Moving forward, thinking back
(Page 4 of 4)
In his youth, Cowart was active in the Presbyterian Church, as an adult in the Episcopal, but that involvement rarely guided his personal choices, or his choices of friends. It was the ecumenical nature of the ground-zero effort that perhaps changed Cowart the most. Hearing "construction guys having conversations that had more spiritual strength and power, more ability to comfort people, than someone standing in a pulpit with a PhD in theology" undid his need for the organized church. He's now exploring Buddhism and other traditions less familiar to him.Skip to next paragraph
Subscribe Today to the Monitor
These days, he says, there's some distance between him and old friends who say they're "not spiritual people." In new friends, he's drawn to those unashamed of their spiritual lives. Though he doesn't want to hang onto the past, Cowart says, that's his way of keeping the spirit of ground zero alive.
- Mary Wiltenburg
She has worked her way back downtown, back into an apartment she first picked in early 2000 for its proximity to that late, great landmark on lower Manhattan - the place from which she would ultimately run four small financial firms.
For Ariel Goodman, a lot has changed besides the twin-towers view that she had when she last lived at Battery Park City.
Ms. Goodman fled the residential complex in a dark storm of ash on Sept. 11, 2001. Within months she had overridden her strong preference for privacy and cast herself as a full-blown advocate, focusing her energy on the plight of those survivors whose painstakingly built professional worlds had - like hers - been erased.
A year ago Goodman spent her days chasing forms, walking from one government-agency office to the next from her temporary Midtown base, her companies just marking time, her personal life on hold.
Today, she says, she's still devoting only about 25 percent of her waking hours to her mutual-fund and advisory work, working from home. She remains active in From the Ground Up, the nonprofit advocacy group she helped found. But most of the time Goodman is "consumed" with mopping up from her own Sept. 11 losses.
"It's hard to make decisions, to make plans, the way things drag out," she says. By "things" Goodman means practically every area in which her life intersects with bureaucracy in all its forms.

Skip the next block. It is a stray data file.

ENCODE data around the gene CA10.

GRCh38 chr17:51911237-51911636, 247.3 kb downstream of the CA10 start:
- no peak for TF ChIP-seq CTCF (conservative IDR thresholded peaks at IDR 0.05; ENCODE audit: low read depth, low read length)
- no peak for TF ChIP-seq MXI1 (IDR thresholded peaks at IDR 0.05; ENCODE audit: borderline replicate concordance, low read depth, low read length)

"I finally settled with my insurance company, for 20 cents on the dollar, about six weeks ago," she says. She's unsatisfied with the "rush job" she says the Environmental Protection Agency did in cleaning her downtown apartment in April - a full four months after she moved back in.
Get Goodman going on the work of just about any federal or city agencyand she sounds like someone who's running for officeon a reformer's platform. (She has no immediate plans to try politics.)
"If you look at the way they present the statistics, they'll say 'Oh, well, 80 percent of the people want to bury the West Side Highway.' And if you look at how many [of those polled] are really stakeholders - people who really live and work down there - it's less than 30 percent." Goodman is deeply concerned about her small-business community.
"Two years out, this is the worst time for us," she says. Loans from the Small Business Association, against which many business owners put up homes as collateral, have come due. Aid from the Federal Emergency Management Agency, generally good for 18 months, has ended. "Now you're going to see people pushed to the brink," she says.
Still, she also sees bright spots. A restaurant near her place, closed for 25 months, is set to reopen. And work at the World Trade Center site gives her hope. "I'm dying for something to go back up there," she says. "I wish it was the original towers, built bigger and better."
And there are signs of a real life for Goodman herself. She went on her first vacation in years, to Russia, in July. "I took a ton of tours," she says. "It really made me feel feel happy and alive."
- Clayton Collins